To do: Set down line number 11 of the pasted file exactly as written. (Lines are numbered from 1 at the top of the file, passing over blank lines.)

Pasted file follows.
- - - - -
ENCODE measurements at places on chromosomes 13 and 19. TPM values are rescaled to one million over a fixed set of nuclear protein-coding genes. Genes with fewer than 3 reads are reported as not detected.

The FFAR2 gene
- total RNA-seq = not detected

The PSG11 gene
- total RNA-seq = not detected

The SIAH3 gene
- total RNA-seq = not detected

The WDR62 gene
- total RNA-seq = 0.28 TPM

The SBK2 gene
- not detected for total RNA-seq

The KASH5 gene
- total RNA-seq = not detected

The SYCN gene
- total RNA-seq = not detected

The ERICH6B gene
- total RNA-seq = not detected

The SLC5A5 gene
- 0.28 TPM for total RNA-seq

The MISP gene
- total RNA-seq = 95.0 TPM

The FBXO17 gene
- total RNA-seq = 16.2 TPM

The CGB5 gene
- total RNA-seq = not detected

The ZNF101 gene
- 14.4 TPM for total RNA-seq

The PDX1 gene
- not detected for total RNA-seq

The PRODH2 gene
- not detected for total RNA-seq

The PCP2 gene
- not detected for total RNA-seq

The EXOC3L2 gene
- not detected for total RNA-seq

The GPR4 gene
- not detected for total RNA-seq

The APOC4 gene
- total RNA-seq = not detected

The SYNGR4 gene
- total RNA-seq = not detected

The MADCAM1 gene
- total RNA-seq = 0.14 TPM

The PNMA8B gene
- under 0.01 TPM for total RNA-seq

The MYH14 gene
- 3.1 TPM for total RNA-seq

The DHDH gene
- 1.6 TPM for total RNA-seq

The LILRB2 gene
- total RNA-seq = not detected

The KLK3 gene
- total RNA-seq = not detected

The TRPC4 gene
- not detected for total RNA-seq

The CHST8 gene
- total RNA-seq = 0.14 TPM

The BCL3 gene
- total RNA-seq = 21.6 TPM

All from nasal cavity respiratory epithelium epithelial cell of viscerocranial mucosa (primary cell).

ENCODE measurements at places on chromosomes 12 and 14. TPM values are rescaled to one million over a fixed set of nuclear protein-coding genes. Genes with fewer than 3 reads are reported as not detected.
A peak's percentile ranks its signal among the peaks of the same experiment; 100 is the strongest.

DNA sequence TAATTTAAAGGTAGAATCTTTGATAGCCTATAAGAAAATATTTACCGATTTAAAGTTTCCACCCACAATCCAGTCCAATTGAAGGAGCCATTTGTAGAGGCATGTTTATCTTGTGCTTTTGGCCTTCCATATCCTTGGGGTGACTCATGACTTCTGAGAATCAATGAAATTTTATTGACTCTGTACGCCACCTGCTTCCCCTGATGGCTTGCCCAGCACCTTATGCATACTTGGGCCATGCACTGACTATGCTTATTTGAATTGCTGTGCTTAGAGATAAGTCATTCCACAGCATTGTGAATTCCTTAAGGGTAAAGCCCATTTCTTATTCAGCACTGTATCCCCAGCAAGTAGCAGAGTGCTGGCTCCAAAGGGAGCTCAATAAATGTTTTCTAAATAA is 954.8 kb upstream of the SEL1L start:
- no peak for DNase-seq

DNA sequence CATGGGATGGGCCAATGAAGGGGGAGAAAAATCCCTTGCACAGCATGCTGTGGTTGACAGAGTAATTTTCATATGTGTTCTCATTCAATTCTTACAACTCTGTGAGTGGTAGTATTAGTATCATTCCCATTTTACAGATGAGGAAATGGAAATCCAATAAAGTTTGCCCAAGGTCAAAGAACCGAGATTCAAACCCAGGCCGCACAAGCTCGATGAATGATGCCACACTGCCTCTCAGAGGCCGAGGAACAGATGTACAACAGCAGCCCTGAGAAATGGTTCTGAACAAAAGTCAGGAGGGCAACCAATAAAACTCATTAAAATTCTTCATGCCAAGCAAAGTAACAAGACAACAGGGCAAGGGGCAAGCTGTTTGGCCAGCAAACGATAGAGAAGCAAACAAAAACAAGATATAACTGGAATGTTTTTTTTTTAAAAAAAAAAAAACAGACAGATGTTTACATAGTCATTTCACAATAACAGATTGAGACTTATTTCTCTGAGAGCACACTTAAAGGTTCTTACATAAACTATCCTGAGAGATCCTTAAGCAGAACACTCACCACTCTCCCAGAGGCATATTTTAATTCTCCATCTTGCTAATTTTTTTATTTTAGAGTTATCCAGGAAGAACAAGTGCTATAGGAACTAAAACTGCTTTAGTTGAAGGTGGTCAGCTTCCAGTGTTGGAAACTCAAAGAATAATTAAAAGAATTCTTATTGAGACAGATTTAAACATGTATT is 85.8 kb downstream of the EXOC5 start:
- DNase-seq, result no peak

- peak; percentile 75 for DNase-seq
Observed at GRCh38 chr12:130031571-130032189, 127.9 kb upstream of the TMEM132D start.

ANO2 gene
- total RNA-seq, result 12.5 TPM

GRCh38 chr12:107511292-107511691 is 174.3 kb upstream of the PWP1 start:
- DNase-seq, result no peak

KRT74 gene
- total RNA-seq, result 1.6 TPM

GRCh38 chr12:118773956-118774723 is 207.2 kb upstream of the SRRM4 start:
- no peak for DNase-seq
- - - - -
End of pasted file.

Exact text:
- not detected for total RNA-seq